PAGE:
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Does Common Law Marriage Exist in California?

Does Common Law Marriage Exist in California?

The concept of a “common law marriage” is one you might have heard brought up in TV shows and films, and often in reference to people living in isolated areas or in historical times, such as in the 19th century. Basically, a common law marriage is a marriage where there was no legal formalities, or, in other words, no ceremony and/or no valid marriage certificate was filed with the state. The concept of common law marriage can become important when a couple that has been together for a long period separates, and of the individuals is concerned about what legal rights he or she has to the other partner’s property and/or to receive financial support following the separation. California does not recognize common law marriage, but individuals that were in unions not involving a traditional marriage may still have rights under the law.   California Abolished Common Law Marriage in 1895 First off, a word on the definition of common law marriage is in order. Numerous states in the past recognized that two people who lived together and held themselves out as a married couple to others could consider themselves legally married even if they never participated in a wedding ceremony or filed a valid marriage certificate with the state. This meant that those couples had similar rights as couples with valid marriage licenses, at least after a period of time of being together. Only a few states still recognize the concept of common law marriage: Colorado, Iowa, Kansas, Montana, Rhode Island, South Carolina, Texas, Utah, and the District of Columbia. California abolished the concept of common law marriage... read more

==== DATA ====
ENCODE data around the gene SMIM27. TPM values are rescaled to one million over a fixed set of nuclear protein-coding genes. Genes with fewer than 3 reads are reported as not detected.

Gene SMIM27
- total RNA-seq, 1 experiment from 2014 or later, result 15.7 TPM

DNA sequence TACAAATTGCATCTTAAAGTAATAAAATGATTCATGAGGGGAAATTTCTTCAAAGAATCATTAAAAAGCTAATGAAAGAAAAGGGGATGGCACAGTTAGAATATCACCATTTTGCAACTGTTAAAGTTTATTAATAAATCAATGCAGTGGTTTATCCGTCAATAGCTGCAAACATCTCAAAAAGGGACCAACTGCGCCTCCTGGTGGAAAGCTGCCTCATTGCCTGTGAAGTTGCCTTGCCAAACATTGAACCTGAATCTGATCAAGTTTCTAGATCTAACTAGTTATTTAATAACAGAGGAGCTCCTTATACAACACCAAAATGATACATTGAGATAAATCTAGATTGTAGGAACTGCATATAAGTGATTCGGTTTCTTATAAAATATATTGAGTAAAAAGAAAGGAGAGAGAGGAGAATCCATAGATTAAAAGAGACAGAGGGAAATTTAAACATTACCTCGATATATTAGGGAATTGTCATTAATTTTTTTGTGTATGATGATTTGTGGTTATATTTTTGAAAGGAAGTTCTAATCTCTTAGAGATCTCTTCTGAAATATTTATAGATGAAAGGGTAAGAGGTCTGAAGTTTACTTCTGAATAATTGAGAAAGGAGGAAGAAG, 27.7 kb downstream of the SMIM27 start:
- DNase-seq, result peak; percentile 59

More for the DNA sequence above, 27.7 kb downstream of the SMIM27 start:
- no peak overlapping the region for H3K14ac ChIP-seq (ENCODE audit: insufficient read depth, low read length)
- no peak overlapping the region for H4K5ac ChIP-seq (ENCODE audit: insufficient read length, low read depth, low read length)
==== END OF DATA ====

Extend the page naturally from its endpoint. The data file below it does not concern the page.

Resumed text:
Does Common Law Marriage Exist in California?

The concept of a “common law marriage” is one you might have heard brought up in TV shows and films, and often in reference to people living in isolated areas or in historical times, such as in the 19th century. Basically, a common law marriage is a marriage where there was no legal formalities, or, in other words, no ceremony and/or no valid marriage certificate was filed with the state. The concept of common law marriage can become important when a couple that has been together for a long period separates, and of the individuals is concerned about what legal rights he or she has to the other partner’s property and/or to receive financial support following the separation. California does not recognize common law marriage, but individuals that were in unions not involving a traditional marriage may still have rights under the law.   California Abolished Common Law Marriage in 1895 First off, a word on the definition of common law marriage is in order. Numerous states in the past recognized that two people who lived together and held themselves out as a married couple to others could consider themselves legally married even if they never participated in a wedding ceremony or filed a valid marriage certificate with the state. This meant that those couples had similar rights as couples with valid marriage licenses, at least after a period of time of being together. Only a few states still recognize the concept of common law marriage: Colorado, Iowa, Kansas, Montana, Rhode Island, South Carolina, Texas, Utah, and the District of Columbia. California abolished the concept of common law marriage... read more
How to Determine Date of Separation (DoS) in a California Divorce

How to Determine Date of Separation (DoS) in a California Divorce